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Dagobert Soergel
College of Information Studies, University of Maryland

Improved access to the LC Classification and the LC Subject Headings for online searchers and catalogers through conceptual analysis
Presentation at OCLC, March 14, 1989

Classifications, such as LCC and DDC, and subject heading lists, such as LCSH are not designed for online searching and are very difficult to use, but they are here to stay. They provide a major avenue of subject access to huge collections searchable through online public access catalogs.

This paper proposes a system which would enable a user to formulate a query in elemental concepts chosen from a faceted classification and find documents likely to be relevant to her query based on the LC class number and subject headings assigned; the system would allow postcombination searching, which is best suited for online systems, on the basis of precombined descriptors, which are meant for manual systems. The system would provide an assist mode, in which it would guide the searcher through a facet analysis of the search topic. It would let the searcher display the class numbers and subject headings found before searching for documents. With a few additions the system would be useful for catalogers as well. The cataloger would specify the document topic as a combination of elemental concepts, and the system would suggest LC class numbers and subject headings for consideration. The system would also guide the cataloger through LCC tables using a menu format and compute the final class number from the menu choices.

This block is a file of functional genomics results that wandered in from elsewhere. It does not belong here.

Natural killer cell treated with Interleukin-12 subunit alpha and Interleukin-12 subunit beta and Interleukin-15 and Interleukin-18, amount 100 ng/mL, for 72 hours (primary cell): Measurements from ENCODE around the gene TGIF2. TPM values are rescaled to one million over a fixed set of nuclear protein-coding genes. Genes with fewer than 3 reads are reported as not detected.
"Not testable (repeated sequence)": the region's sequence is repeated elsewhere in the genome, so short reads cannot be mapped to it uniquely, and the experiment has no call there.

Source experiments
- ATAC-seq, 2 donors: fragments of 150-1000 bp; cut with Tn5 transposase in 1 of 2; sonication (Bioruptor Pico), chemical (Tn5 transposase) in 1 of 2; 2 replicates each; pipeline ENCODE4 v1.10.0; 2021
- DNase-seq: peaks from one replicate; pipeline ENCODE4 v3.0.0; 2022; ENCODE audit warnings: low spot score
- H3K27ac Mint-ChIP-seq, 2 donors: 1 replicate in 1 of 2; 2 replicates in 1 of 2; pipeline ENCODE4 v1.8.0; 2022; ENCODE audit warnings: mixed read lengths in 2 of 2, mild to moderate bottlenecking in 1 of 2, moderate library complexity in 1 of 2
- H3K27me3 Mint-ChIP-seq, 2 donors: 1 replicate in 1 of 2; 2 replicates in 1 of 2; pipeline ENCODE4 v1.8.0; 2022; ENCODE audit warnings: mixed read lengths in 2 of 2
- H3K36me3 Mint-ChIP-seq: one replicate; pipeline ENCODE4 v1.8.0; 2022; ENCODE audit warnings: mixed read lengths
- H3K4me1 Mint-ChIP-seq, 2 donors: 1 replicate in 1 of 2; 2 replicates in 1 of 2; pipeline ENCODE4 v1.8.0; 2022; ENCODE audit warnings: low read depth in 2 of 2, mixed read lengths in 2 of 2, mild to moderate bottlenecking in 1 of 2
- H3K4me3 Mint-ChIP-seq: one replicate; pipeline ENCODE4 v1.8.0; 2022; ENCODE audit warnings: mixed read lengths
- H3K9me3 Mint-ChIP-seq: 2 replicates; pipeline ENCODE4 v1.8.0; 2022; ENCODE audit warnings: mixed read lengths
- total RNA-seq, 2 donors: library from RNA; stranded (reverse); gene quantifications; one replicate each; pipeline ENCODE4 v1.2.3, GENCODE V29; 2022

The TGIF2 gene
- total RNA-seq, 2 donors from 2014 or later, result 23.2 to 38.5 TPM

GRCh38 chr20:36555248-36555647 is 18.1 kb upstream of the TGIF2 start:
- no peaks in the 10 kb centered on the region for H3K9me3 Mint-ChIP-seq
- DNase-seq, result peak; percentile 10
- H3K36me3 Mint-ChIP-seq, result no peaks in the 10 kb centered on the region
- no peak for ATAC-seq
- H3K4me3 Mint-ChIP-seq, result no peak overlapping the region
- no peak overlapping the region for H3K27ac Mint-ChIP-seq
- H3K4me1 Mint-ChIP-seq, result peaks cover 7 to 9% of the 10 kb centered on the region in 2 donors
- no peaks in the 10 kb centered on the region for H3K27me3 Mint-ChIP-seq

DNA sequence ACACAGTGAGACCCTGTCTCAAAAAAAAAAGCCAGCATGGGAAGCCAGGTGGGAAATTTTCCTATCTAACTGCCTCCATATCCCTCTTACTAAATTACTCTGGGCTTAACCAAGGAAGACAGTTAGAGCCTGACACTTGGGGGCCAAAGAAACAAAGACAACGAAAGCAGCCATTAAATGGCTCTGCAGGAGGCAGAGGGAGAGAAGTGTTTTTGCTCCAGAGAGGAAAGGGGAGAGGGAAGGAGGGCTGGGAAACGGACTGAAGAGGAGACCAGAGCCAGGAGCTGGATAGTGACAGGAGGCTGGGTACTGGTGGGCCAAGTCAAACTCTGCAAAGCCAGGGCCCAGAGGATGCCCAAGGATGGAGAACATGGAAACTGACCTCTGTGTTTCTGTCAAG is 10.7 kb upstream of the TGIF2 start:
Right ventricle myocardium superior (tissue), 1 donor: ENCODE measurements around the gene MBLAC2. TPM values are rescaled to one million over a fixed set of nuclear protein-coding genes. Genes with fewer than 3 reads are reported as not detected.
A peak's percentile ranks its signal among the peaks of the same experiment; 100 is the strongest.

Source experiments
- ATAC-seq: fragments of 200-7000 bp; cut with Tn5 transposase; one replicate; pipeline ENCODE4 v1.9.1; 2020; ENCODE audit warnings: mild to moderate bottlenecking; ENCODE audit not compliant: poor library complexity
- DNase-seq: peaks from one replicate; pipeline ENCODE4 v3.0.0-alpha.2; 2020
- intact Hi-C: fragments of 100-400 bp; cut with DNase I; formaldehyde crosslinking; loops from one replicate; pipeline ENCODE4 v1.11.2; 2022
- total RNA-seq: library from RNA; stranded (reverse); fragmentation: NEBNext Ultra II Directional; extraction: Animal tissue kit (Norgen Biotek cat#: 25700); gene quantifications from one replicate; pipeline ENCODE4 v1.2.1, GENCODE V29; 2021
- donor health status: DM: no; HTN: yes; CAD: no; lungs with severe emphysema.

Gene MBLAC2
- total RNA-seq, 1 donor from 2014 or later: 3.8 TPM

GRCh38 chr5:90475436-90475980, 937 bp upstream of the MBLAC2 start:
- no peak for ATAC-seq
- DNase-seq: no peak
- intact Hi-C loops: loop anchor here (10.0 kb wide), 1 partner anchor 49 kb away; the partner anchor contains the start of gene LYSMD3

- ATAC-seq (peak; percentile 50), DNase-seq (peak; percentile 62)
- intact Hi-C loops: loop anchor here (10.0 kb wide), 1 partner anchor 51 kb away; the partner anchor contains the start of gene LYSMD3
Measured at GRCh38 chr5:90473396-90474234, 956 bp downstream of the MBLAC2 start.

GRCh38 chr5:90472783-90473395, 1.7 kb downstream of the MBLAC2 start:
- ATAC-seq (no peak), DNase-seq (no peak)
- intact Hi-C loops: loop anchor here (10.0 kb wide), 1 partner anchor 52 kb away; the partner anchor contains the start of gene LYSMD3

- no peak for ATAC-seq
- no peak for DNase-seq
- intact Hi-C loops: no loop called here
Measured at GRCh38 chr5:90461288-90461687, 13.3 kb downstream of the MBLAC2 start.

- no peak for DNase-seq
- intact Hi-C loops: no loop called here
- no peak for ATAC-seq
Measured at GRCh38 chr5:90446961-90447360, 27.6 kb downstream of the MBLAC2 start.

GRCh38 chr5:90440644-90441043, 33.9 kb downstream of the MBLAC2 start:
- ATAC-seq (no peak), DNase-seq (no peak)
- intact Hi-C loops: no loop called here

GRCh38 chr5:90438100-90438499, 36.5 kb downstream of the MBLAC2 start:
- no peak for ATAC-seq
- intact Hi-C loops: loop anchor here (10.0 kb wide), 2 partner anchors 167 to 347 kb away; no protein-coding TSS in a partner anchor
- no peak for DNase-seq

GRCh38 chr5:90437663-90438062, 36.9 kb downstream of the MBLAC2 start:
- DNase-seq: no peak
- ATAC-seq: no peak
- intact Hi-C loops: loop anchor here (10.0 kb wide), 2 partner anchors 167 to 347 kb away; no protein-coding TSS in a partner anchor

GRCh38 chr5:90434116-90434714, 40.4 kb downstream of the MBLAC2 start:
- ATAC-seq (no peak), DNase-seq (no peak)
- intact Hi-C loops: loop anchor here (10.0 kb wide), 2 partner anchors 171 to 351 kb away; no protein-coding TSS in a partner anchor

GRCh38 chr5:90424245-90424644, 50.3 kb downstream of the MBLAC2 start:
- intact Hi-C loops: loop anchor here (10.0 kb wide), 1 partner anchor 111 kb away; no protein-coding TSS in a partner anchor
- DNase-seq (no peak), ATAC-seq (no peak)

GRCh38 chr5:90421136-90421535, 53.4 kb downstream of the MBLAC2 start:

The knowledge base for such a system includes the following:
  1. A universal faceted classification of elemental concepts.
  2. For each class and each subject heading a combination of elemental concepts that expresses it.
  3. The rules for using tables in LCC and for combining main headings and subheadings in LCSH.

The paper describes briefly how the system would use this knowledge.

The major task in developing such a system is constructing these components of the knowledge base. The paper details a procedure for this huge task. This procedure relies as much as possible on computer assistance, using existing faceted classifications as a starting point and exploiting two facts:

  1. The conceptual deep structure of a class or subject heading is often reflected in the linguistic surface structure of the class name or title or the text of the heading.
  2. A subordinate class inherits the elemental concepts that express its superordinate class.

The procedure also employs the rules for using tables in LCC to "unpack" class numbers that result from using tables. The task also requires a substantial amount of intellectual work; the procedure provides for optimal division of labor between the work of a computer program and the work of the human editors.

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